According to the World Bank's 'Doing Business 2016
Report', Hong Kong continues to be one of the world's
easiest places to do business, and tops the ranks in Asia Pacific
for starting one. To sustain its economic growth and
competitiveness, the Hong Kong government underwent three key
changes in 2015: the statutory minimum wage (SMW), Competition
Ordinance and Foreign Account Tax Compliance Act (FATCA).
Mark O'Sullivan, Managing Director of TMF Hong Kong,
outlines the key changes that every company operating in Hong Kong
Statutory minimum wage
From May last year, employers that were paying their staff an
hourly wage had to meet the revised statutory minimum wage rate of
HKD32.5 per hour. The aim of the SMW regime was to strike an
appropriate balance between forestalling excessively low wages and
minimising the loss of low-paid jobs.
The Competition Ordinance (Ordinance) came into a full effect on
14 December 2015 with the aim to maintain a free and level playing
field for businesses. According to the Competition Commission,
more consumers would be supplied with goods and services at the
best quality and price where there is competition. Local SMEs also
benefit from the increased market opportunities and reduced
Under the Ordinance, anti-competitive conducts, such as price
fixing, market allocation, output restriction and bid-rigging are
prohibited. The Competition Tribunal has a broad‐range of
sanctions available to levy against a contravening where rules are
broken. These include a pecuniary penalty that is up to 10% of the
turnover of the undertakings involved, for up to three years in
which the contravention occurs, director disqualifications,
prohibition, damage and other orders.
Foreign Account Tax Compliance Act
In 2014, a Model 2 intergovernmental agreement ("IGA")
was signed between Hong Kong and the United States of America,
implementing FATCA to help minimise the compliance burden of FATCA
on HK financial institutions.
Companies or professionals may consult their financial
institutions or seek advice to complete a self-certification and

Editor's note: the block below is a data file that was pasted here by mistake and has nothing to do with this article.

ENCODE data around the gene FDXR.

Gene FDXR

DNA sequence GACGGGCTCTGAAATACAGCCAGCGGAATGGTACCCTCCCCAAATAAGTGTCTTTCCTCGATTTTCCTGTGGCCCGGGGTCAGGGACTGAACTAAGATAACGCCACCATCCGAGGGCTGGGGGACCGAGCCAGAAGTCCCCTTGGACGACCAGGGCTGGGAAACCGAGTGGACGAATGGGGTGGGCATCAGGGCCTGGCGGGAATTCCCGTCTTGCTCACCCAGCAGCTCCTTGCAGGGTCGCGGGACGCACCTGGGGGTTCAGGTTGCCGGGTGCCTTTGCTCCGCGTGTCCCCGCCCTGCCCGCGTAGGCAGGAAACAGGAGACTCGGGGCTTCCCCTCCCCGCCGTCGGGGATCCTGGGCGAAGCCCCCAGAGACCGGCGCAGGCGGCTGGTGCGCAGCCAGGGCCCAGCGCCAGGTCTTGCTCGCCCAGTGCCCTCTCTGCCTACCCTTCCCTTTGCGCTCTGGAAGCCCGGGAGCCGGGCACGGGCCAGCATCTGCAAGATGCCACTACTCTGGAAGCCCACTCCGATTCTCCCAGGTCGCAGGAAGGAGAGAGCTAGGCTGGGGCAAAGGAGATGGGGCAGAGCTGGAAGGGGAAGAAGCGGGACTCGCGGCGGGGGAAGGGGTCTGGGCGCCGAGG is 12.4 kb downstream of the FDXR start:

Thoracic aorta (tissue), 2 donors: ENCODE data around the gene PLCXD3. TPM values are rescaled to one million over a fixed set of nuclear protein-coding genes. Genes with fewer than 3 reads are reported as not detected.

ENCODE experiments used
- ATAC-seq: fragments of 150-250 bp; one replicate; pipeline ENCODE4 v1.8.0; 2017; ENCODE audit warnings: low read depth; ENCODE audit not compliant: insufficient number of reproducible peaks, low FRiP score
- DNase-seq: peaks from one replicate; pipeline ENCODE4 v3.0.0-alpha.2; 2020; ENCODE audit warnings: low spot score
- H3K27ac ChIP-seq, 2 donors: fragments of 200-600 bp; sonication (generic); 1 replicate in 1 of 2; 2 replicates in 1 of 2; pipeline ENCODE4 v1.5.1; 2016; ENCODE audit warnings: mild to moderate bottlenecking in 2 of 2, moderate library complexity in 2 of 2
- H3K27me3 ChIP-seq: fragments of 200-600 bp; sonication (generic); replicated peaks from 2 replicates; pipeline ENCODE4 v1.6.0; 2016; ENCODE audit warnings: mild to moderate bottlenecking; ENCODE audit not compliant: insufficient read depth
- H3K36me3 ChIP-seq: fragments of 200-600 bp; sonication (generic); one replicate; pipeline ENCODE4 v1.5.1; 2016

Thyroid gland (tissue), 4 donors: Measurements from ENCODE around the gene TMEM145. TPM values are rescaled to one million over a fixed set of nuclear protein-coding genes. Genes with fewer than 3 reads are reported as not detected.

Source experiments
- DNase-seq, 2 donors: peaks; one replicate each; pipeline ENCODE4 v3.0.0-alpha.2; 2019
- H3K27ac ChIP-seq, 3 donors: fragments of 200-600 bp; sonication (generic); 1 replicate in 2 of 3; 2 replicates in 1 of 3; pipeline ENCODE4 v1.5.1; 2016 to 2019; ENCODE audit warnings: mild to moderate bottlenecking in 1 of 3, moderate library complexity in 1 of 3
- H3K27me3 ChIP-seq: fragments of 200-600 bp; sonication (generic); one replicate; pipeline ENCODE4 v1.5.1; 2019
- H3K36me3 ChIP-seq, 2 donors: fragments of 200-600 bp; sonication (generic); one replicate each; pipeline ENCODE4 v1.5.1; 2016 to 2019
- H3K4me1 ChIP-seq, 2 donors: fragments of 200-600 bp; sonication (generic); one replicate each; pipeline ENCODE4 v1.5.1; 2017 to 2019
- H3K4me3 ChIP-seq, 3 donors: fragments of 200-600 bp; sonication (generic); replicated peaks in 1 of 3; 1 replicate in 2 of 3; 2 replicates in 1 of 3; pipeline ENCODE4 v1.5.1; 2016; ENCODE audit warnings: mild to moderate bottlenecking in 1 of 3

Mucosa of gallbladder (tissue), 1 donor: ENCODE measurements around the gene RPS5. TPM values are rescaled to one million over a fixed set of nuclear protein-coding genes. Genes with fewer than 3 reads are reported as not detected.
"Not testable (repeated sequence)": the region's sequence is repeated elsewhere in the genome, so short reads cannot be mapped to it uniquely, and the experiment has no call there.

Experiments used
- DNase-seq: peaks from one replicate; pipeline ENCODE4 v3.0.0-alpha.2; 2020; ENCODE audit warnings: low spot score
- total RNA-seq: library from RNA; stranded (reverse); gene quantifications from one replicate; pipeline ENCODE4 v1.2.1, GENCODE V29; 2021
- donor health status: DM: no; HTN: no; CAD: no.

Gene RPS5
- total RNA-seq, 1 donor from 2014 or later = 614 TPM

Form W-8 for the collection of information and documents, as well
as the financial assets held by their institutions.
FATCA also impacts many other entities outside of the
traditional financial services sector, with operations both in and
outside of the United States.
Standard working hours and the automatic exchange of financial
account information are the two main areas the Hong Kong government
will focus on in 2016.
The Standard Working Hours Committee was organised in April
2013. The committee is now continuing to explore the directions of
a working hour policy applicable to Hong Kong.
As the subject of working hours carries widespread and
significant implications for the overall labour market, manpower
demand, employment relations, economic development and business
competitiveness, it is important for companies to keep up to date
with relevant legislation.
Hong Kong will put in place a legal framework and administrative
system to implement the automatic exchange of financial account
information (AEOI). The Inland Revenue Department (IRD) started a
formal consultation in April 2015; and plans to enact the AEOI
legislation in June 2016, issuing AEOI returns from January
Taxpayers should pay attention to AEOI developments to
understand their rights and obligations, and the best ways to
safeguard their privacy and confidentiality.
The content of this article is intended to provide a general
guide to the subject matter. Specialist advice should be sought
about your specific circumstances.
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Confidentiality of corporate documents and information is one of
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company search of the BVI Registrar of Corporate Affairs will only
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When pursuing a debt, it is common to add a claim for interest on the monies due.
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